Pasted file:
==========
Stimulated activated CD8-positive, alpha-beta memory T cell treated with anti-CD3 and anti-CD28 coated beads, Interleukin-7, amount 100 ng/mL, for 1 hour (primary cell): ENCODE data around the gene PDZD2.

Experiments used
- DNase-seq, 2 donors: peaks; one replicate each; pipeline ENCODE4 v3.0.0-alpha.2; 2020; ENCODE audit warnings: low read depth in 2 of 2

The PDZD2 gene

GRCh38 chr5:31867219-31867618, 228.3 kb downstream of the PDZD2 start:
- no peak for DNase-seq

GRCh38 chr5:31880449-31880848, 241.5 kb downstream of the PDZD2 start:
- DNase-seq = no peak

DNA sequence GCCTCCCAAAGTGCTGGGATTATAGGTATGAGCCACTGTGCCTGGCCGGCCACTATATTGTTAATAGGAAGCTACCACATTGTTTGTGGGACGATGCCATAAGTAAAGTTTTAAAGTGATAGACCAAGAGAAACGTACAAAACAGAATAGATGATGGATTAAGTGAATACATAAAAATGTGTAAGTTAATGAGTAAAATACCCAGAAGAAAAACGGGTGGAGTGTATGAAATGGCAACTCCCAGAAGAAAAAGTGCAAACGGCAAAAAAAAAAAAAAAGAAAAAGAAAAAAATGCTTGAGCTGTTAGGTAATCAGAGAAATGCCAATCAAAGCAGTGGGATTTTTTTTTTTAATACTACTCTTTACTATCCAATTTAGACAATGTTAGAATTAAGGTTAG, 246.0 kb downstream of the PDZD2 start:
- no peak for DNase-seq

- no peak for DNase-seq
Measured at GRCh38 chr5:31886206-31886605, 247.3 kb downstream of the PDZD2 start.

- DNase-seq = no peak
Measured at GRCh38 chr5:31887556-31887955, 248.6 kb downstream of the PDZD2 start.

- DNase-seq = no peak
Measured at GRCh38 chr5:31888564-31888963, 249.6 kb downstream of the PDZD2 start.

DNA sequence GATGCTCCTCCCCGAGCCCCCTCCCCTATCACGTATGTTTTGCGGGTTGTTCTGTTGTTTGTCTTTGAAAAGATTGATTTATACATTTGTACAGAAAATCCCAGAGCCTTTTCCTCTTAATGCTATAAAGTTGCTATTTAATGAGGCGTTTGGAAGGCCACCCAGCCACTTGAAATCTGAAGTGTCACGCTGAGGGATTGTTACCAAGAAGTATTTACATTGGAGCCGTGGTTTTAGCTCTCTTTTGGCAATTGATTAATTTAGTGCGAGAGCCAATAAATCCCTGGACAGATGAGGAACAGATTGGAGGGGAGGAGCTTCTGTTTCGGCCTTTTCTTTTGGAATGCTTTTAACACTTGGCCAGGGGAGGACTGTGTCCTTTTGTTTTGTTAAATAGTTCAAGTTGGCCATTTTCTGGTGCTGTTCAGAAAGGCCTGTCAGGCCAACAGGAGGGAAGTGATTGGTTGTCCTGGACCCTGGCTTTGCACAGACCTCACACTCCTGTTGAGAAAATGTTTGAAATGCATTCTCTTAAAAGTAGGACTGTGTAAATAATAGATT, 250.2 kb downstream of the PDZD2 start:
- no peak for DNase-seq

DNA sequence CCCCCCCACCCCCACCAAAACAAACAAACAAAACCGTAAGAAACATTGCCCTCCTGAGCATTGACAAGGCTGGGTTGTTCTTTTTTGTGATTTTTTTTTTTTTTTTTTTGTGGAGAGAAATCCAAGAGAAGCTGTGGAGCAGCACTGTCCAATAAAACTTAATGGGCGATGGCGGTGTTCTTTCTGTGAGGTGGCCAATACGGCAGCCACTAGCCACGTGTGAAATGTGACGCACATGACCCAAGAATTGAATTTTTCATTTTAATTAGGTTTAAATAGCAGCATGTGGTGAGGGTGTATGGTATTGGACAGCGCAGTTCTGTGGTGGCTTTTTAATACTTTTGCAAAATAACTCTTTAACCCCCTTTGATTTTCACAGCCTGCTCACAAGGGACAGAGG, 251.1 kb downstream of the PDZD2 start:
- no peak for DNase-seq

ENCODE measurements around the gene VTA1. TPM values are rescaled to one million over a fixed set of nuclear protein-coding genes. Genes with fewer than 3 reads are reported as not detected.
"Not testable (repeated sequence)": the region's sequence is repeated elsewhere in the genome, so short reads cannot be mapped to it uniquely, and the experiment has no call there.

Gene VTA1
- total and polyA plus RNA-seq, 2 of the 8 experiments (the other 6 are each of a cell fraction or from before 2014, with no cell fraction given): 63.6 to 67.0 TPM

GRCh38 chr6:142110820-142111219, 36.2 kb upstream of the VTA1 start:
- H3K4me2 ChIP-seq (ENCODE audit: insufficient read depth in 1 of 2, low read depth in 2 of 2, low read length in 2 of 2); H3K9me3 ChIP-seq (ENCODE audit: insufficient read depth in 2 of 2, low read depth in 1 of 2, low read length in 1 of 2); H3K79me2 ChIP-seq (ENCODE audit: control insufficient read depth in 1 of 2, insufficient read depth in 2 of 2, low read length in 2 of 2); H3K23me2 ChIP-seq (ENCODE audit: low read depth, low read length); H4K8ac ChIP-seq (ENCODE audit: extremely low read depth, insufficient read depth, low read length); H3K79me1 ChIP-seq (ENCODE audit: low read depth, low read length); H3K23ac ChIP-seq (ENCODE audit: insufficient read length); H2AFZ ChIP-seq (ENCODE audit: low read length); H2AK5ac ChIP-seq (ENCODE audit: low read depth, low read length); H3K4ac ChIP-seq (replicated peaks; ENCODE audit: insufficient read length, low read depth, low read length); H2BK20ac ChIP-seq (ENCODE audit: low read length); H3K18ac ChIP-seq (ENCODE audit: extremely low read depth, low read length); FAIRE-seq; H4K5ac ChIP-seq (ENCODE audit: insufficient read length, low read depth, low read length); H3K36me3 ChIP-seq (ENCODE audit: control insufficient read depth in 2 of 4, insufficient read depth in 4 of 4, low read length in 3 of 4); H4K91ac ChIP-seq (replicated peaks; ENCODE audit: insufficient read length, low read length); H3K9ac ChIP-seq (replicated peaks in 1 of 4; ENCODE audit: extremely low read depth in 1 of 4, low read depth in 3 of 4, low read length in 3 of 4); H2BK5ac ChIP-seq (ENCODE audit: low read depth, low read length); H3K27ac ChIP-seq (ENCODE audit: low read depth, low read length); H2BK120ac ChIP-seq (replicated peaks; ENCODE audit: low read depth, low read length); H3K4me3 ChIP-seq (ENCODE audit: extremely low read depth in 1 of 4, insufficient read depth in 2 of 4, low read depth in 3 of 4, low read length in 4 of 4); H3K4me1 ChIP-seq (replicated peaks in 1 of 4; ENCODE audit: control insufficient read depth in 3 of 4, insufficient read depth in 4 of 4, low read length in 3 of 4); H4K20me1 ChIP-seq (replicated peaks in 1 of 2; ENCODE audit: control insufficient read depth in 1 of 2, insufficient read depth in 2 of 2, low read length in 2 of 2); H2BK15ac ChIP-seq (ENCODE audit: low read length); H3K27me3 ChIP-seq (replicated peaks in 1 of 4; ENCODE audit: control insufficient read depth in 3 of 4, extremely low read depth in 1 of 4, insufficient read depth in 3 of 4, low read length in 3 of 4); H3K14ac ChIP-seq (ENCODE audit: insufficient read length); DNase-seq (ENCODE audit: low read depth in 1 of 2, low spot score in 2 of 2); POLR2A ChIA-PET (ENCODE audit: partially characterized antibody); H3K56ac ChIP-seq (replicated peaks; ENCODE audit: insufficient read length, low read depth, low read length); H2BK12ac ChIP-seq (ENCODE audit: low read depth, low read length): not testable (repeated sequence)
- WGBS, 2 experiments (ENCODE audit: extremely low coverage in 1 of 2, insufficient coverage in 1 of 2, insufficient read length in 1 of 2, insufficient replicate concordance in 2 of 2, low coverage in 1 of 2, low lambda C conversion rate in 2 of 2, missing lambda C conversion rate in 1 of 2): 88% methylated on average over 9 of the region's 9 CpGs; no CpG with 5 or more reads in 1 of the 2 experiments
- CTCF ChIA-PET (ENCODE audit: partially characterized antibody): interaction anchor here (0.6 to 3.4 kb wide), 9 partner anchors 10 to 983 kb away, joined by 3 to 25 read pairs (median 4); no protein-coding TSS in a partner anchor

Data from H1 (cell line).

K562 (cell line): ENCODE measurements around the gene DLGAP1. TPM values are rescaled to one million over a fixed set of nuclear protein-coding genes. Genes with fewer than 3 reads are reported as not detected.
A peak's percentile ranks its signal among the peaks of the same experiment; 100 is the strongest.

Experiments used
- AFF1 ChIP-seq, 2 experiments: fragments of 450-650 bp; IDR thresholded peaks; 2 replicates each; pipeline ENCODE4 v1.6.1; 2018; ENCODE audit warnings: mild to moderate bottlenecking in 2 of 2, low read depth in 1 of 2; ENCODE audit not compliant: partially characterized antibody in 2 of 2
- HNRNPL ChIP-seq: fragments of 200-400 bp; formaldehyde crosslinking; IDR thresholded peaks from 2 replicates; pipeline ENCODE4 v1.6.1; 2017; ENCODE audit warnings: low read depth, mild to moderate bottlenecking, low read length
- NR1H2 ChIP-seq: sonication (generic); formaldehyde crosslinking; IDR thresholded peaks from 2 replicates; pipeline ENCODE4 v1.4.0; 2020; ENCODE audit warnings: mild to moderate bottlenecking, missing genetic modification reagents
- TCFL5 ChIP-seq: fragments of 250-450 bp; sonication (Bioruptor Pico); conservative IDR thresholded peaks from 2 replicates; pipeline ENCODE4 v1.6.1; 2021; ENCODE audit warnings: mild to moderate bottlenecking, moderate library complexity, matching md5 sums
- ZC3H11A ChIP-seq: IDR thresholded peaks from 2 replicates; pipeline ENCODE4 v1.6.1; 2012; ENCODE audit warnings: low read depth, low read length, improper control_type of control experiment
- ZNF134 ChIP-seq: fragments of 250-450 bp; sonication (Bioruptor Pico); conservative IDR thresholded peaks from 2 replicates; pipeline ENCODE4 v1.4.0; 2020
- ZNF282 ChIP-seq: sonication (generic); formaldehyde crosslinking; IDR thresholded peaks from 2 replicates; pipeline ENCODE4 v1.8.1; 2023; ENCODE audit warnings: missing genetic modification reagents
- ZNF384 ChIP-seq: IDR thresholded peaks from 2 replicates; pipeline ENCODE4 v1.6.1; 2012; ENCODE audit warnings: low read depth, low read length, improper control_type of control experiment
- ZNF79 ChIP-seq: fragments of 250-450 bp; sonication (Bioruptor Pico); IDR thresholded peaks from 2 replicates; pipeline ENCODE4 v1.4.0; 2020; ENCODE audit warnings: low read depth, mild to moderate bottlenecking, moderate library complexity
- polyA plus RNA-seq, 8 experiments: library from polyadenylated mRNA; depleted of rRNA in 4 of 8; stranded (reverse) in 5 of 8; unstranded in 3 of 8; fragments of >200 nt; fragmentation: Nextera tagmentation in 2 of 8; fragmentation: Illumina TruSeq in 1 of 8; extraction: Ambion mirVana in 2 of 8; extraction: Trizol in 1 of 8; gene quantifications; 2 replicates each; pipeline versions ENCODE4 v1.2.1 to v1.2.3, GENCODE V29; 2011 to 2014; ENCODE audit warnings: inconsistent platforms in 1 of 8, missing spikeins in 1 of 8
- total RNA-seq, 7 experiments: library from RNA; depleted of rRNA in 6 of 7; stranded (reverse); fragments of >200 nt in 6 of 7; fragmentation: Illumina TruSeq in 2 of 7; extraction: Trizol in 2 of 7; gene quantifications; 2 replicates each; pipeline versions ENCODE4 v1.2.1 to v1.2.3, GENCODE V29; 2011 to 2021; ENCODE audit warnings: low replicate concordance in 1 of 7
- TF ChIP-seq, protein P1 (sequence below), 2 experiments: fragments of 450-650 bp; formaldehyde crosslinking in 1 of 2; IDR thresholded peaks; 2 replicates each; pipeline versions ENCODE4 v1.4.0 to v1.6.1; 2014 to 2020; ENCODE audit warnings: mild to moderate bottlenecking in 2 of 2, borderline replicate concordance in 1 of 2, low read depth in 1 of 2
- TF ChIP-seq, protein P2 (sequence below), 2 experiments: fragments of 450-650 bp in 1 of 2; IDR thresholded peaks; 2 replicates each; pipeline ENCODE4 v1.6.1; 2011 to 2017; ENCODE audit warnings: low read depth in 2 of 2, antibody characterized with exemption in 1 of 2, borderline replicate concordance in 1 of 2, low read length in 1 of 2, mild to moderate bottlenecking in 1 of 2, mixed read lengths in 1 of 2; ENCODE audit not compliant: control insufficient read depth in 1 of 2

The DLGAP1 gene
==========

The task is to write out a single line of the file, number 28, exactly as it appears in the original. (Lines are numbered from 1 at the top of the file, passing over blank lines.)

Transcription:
- CTCF ChIA-PET (ENCODE audit: partially characterized antibody): interaction anchor here (0.6 to 3.4 kb wide), 9 partner anchors 10 to 983 kb away, joined by 3 to 25 read pairs (median 4); no protein-coding TSS in a partner anchor